Current-generation Wi-Fi technology lives in the 5GHz band. Almost all of the major innovation in wireless standards takes place in the relatively untroubled frequencies around 5GHz (and well above), where there’s little radio competition and the living is easy.
But wireless LAN users can’t just stay comfortable in the 5GHz realm – the older 2.4GHz frequency bands are a necessary part of most wireless implementations, and they’re rarely a favorite of the people who have to build and operate Wi-Fi networks.
Living with 2.4GHz WLANS
There are several reasons for that, according to author and WLAN expert Keith Parsons. For one thing, older Wi-Fi devices are forced to share a much more limited number of channels in and around the 2.4GHz bands.
Part of the reason that 2.4GHz Wi-Fi spectrum is so crowded is that manufacturers continue to make endpoints that depend on it, instead of switching to 5GHz, Parsons tells Network World.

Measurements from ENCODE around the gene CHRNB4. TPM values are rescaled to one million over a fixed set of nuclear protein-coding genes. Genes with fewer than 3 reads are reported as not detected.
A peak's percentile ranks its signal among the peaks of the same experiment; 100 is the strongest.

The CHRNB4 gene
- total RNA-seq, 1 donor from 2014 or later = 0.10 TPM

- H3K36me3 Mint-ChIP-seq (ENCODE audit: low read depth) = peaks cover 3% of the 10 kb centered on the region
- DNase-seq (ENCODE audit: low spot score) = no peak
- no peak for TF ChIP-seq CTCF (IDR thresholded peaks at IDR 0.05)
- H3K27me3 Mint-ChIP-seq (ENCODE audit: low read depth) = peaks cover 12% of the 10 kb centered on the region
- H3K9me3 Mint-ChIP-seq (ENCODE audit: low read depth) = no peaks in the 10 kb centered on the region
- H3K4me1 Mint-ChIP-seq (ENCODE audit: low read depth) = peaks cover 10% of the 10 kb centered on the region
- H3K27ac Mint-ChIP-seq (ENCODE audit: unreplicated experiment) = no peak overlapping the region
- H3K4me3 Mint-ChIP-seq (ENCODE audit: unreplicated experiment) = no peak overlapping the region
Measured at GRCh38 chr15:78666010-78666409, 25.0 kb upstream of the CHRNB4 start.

“Perhaps not in smartphones or tablets, but many Chromebooks are 2.4GHz only, even today,” he says.
Adrian McCaskill, a wireless architect for World Wide Technology, says that the effect of frequency overcrowding is to limit the amount of air time individual devices have to send and receive data.
“The 2.4GHz spectrum is really noisy compared to 5GHz in general,” he says. “So devices have to wait longer times to get access to the medium. And if you have to support even one legacy 2.4GHz (802.11b ) client it slows down the entire 2.4 environment for all devices. It's definitely a balancing act.”